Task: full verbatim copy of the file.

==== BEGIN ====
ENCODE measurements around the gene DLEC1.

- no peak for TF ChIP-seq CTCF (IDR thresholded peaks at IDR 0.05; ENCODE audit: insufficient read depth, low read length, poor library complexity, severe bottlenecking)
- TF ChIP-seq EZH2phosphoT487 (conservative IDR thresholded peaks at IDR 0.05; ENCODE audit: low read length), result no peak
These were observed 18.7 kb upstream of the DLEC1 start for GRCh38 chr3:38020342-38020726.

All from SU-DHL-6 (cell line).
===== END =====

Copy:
ENCODE measurements around the gene DLEC1.

- no peak for TF ChIP-seq CTCF (IDR thresholded peaks at IDR 0.05; ENCODE audit: insufficient read depth, low read length, poor library complexity, severe bottlenecking)
- TF ChIP-seq EZH2phosphoT487 (conservative IDR thresholded peaks at IDR 0.05; ENCODE audit: low read length), result no peak
These were observed 18.7 kb upstream of the DLEC1 start for GRCh38 chr3:38020342-38020726.

All from SU-DHL-6 (cell line).